The University of Glasgow

The University of Glasgow

I chose to study abroad because I wanted to absolutely push myself out of my comfort zone. This is one of the most difficult disciplines to put yourself through, but the fruit it bears is immeasurable. Living my whole life in Green Bay, I also wanted to take this opportunity to travel out of the country. The longer you wait throughout life, the harder traveling is to do.

 

Why did you choose to go where you did?

I chose Glasgow, Scotland by narrowing my options down. This was my first time out of the country, so I wanted to live in a country where I spoke the primary language. This narrowed my choices down to the UK. I am also one who loves beautiful scenery and nature, so I chose Scotland. I finally picked Glasgow because I believed it was the biggest, most international, and most exciting city in the country.

A day trip in St. Andrews, Scotland

A day trip in St. Andrews, Scotland

 

What’s the best part about studying abroad? Favorite experience?

While living in another country was very interesting, my favorite experiences are from my trips. For the first three months, I went on a day trip around Scotland almost every weekend. They were with Student Tours Scotland (a company I highly recommend) and it let me see pretty much all of the country I was studying in. The University of Glasgow’s spring break is three weeks long. Thinking this might be my only chance to travel extensively, I traveled around Europe for all three weeks. My sister came with me to Italy for a week, but then I traveled my myself for the last two weeks. I then came back to school to finish my classes. After that, I went on one more weekend trip to Paris and Dublin before I had to come back as I wanted to make sure I got to visit France and Ireland.

 

What did you struggle with? How have you overcome it?

I’ve not only grown up in the same house in Green Bay, I still live in it because I commute to UWGB. Since that was the case, I struggled at first getting used to living on my own money. If you live on campus and have already dealt with this problem, it probably won’t be an issue for you. This was not as difficult to get used to, but it just took time. I also had troubles adapting to a new culture, especially academically. At UWGB, I’m used to continuous testing or assignments to keep my course knowledge in-check. This is extremely different, however, at the University of Glasgow. At that school, they only give you lectures and then they grade your whole work for the class based on usually one paper and one final exam. The work put in is also much more than I thought. It was hard at first, but it just took some discipline and thought to adapt to how students do work over there. Once I got used to it, it was just a continuous process like it is at UWGB.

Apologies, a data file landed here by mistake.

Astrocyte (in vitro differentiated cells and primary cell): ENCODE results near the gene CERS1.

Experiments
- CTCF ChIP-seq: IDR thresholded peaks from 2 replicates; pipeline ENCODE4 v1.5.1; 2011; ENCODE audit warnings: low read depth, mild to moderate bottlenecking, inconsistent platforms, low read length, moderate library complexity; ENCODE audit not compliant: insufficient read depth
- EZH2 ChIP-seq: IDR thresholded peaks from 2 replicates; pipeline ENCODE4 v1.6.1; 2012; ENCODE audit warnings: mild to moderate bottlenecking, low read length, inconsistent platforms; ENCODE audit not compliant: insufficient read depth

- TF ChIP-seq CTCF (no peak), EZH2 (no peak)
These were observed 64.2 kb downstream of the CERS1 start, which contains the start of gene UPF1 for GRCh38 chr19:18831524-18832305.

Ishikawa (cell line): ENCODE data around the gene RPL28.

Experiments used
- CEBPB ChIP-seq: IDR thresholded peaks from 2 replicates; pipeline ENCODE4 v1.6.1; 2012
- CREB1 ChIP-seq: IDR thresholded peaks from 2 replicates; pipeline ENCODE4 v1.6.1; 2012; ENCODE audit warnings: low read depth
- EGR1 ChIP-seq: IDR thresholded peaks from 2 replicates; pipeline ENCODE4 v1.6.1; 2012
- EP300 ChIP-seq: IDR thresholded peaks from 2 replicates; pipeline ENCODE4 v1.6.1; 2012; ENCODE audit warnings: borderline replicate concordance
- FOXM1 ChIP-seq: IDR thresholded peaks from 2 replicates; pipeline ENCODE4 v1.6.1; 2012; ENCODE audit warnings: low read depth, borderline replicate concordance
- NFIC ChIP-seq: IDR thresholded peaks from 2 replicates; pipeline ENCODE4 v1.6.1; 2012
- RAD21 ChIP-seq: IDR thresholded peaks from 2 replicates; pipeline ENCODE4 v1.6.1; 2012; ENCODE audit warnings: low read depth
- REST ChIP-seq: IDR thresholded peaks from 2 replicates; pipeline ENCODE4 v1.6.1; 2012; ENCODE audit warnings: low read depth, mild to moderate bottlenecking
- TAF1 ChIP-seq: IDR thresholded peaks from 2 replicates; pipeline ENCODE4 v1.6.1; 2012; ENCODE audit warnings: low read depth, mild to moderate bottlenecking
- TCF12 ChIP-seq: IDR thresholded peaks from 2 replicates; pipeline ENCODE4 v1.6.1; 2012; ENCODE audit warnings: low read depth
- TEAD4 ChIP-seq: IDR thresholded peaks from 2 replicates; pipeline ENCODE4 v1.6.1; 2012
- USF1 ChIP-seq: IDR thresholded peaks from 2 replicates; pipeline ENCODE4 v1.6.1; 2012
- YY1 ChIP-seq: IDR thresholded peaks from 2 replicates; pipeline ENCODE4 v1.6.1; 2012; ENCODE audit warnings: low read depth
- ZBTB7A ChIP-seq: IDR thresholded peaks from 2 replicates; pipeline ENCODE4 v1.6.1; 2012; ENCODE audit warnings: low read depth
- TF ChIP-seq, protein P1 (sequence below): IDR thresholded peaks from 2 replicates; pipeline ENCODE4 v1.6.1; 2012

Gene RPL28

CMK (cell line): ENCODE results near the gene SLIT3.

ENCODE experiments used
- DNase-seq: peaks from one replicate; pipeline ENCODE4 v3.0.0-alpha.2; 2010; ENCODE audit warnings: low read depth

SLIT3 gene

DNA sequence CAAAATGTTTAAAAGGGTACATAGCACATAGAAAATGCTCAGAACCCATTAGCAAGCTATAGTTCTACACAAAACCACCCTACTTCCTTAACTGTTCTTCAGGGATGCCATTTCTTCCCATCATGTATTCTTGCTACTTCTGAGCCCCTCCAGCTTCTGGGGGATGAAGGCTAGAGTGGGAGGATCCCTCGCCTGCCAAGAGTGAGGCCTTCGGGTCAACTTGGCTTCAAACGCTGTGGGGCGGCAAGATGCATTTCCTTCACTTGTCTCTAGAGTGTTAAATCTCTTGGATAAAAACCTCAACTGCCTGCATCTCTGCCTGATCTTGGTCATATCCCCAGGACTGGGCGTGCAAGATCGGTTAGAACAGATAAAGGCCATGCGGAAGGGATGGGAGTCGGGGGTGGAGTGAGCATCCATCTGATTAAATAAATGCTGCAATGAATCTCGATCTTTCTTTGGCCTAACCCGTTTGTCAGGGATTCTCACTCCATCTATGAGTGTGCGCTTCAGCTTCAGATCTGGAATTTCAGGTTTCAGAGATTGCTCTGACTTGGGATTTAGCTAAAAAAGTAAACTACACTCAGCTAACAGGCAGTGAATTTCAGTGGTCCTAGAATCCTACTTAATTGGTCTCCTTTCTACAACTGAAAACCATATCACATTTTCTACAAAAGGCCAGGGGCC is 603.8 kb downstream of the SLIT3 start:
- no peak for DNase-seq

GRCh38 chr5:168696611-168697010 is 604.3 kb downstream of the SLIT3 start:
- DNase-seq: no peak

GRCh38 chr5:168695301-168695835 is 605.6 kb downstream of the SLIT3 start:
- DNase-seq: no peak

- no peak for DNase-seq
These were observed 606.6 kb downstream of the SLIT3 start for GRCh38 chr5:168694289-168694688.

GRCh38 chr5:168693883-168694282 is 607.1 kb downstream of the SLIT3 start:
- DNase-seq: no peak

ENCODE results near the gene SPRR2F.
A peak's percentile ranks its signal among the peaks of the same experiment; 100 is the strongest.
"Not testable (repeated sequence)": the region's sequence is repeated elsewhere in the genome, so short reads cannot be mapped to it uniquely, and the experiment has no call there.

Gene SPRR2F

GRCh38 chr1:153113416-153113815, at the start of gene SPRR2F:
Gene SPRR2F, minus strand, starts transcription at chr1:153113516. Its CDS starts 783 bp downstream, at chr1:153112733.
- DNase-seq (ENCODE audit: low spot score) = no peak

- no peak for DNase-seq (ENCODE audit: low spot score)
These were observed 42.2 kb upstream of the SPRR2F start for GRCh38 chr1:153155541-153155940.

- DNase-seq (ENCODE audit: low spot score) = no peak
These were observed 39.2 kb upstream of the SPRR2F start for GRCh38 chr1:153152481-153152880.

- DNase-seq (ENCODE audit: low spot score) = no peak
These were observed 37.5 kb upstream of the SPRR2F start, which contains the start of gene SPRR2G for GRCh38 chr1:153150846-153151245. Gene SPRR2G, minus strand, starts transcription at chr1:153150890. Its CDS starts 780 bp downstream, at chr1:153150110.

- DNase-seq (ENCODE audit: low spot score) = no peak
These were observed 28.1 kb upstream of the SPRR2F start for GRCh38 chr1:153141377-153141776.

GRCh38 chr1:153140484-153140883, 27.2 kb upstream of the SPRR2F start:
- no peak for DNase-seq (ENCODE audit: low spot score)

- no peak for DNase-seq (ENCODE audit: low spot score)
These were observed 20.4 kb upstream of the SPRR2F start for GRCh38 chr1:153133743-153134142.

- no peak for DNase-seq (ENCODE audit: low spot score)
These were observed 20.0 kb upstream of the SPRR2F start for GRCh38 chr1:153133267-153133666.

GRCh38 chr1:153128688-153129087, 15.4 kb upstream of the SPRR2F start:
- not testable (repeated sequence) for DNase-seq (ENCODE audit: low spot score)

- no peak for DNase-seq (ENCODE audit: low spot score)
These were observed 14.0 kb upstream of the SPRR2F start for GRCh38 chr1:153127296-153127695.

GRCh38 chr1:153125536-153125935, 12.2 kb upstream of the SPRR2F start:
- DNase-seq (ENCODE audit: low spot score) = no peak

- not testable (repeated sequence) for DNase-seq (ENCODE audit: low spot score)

How has studying abroad personally helped you?

With friends at Devil's Pulprit, a local ravine

With friends at Devil’s Pulprit, a local ravine

Studying abroad may have gave me an invaluable insight into how the world works and a more cultured world view, but I am the most grateful to how it has developed me as a person. This may sound cliché, but it is absolutely true. Like I stated earlier, I was somebody who still lived at home, never left the country, and almost never went anywhere without somebody else. There was nobody else from UWGB going to Scotland when I went and I had no friends that were coming or were living there. I traveled by myself to another country, lived by myself for the first time, made new friends, and thrived in a new environment. Even though I spent a lot of time with my new friends, I wanted to travel to places they didn’t. I was not going to miss my shot. After traveling through Italy with my sister, I again traveled solo across Europe for two weeks straight. Then, I traveled to France and Ireland by myself once again. Did everything go according to plan? Absolutely not. I hurt myself while traveling, I missed a flight, and I had to find my way back to my hostel in Budapest without a map after my phone died, to name a few. To overcome these setbacks, I had to find new routes, change plans, and problem-solve on the spot. I am no longer the guy that only knows what it is like to live with his family in Green Bay, Wisconsin. I am now the guy that has traveled across 20 different cities and 10 different countries by himself. I am the guy that adapted to a new culture and life-style on his own. Not only has studying abroad made me a better intellectual, it has made a better individual in my everyday life.